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Latitude: 55.6085 / 55°36'30"N
Longitude: -2.7703 / 2°46'13"W
OS Eastings: 351569
OS Northings: 635257
OS Grid: NT515352
Mapcode National: GBR 933L.1B
Mapcode Global: WH7WP.F919
Plus Code: 9C7VJ65H+9V
Entry Name: Railway Viaduct
Listing Name: Galafoot, Railway Viaduct over Tweed
Listing Date: 30 March 2006
Source: Historic Scotland
Source ID: 399218
Historic Scotland Designation Reference: LB50690
Building Class: Cultural
County: Scottish Borders
Electoral Ward: Galashiels and District
Traditional County: Roxburghshire
Circa 1849 for the North British Railway. 5-arch railway viaduct crossing the River Tweed in an E-W direction. Squared sandstone rubble with ashlar voussoirs to segmental arches. Rusticated sandstone piers. Sandstone parapet with sandstone ashlar copes. Boat-shaped cutwaters on upstream and downstream sides.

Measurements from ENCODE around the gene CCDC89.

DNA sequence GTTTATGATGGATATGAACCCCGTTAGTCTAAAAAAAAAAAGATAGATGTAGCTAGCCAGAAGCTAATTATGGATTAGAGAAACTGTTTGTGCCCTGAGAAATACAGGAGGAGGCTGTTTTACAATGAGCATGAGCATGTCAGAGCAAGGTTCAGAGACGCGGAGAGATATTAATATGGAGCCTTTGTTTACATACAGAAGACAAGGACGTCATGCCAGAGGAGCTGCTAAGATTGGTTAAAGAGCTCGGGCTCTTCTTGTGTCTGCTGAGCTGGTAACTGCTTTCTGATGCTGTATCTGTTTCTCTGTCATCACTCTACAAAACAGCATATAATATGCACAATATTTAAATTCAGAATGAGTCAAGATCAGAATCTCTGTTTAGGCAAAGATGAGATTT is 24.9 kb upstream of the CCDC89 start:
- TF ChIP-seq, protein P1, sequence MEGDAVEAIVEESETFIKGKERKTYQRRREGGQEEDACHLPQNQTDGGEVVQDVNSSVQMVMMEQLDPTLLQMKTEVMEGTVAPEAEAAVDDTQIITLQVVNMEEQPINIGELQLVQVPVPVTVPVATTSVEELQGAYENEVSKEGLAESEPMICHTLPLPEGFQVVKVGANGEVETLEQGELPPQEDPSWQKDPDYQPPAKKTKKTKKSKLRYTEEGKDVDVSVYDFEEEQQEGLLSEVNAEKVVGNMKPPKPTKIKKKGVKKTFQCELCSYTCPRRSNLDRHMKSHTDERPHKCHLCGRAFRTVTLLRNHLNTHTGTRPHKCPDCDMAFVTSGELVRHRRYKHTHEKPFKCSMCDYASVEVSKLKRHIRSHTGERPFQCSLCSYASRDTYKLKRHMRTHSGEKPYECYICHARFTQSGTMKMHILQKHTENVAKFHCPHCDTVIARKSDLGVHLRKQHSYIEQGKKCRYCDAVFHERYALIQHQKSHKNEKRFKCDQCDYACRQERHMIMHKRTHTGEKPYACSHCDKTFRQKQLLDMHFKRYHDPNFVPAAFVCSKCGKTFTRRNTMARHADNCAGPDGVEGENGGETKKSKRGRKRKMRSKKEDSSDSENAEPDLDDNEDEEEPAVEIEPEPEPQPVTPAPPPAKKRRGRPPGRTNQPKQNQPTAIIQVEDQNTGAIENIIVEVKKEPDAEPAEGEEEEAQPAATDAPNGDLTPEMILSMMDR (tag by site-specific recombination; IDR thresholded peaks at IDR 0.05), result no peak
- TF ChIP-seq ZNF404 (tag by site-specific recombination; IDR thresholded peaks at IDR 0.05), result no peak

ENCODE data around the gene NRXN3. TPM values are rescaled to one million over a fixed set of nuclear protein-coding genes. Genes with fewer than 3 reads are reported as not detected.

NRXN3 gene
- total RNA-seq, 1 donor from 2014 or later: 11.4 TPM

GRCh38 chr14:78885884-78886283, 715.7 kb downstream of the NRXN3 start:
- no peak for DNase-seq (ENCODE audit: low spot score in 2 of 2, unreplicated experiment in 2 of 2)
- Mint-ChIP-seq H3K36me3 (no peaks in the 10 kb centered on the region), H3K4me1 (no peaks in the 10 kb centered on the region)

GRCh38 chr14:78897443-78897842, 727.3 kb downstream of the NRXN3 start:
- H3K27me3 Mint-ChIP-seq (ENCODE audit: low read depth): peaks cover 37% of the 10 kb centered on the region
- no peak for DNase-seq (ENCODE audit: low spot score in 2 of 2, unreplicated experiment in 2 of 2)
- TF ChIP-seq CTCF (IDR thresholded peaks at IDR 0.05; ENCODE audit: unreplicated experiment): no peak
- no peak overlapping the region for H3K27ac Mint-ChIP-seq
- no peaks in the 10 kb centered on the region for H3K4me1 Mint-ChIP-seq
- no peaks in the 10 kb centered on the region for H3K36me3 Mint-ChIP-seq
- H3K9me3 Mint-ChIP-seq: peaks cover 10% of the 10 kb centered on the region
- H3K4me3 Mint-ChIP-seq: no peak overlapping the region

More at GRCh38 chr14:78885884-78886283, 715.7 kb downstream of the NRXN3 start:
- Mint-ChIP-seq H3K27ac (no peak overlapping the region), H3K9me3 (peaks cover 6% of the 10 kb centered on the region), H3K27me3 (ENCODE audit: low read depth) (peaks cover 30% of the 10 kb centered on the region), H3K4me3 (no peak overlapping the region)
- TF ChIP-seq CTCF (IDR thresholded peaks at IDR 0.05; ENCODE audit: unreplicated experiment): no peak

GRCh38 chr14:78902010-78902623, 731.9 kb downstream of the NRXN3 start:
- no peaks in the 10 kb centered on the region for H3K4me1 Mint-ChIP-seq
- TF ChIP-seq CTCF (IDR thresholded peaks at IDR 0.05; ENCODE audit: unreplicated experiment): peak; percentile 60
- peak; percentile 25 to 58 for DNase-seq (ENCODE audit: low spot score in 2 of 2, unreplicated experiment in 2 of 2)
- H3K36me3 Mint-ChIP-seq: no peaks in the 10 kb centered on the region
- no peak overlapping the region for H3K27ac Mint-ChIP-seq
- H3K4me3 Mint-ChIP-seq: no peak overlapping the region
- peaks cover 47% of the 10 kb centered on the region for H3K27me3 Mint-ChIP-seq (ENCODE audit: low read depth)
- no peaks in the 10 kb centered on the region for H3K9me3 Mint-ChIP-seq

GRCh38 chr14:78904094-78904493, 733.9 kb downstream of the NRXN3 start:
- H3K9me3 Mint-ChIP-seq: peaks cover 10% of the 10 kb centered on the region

This viaduct, known as Tweed Viaduct or Redbridge Viaduct, is a well-preserved and notable example of a railway viaduct of the mid-19th century, related to the Waverley line, which ran from Edinburgh to Carlisle - the most celebrated railway route of Southern Scotland. The viaduct, as well as making a significant visual contribution to this part of Galashiels, is an important survival, both as an example of the engineering related to the construction of the railway, and as a reminder of the prominence of the railway in the 19th century development of the town.
The arrival of the railway in Galashiels is closely linked with a massive increase in textile manufacture and trade in the later 19th century. The railway allowed easy access to both the English market and Lothian coal, which was increasingly used to power Galashiels mills from this date.
The Edinburgh and Hawick Railway was opened in 1849 by the North British Railway and formed the first part of the line from Edinburgh to Carlisle. The railway through Galashiels was initially known as the Border union, but in 1862 the railway was officially named the Waverley line, to emphasise the connection with Walter Scott, as nearby Abbotsford increased in popularity as a literary shrine. In 1856 a branch line opened to Selkirk and in 1866 a line opened to Galashiels from Peebles and Innerleithen. The route eventually closed in 1969.
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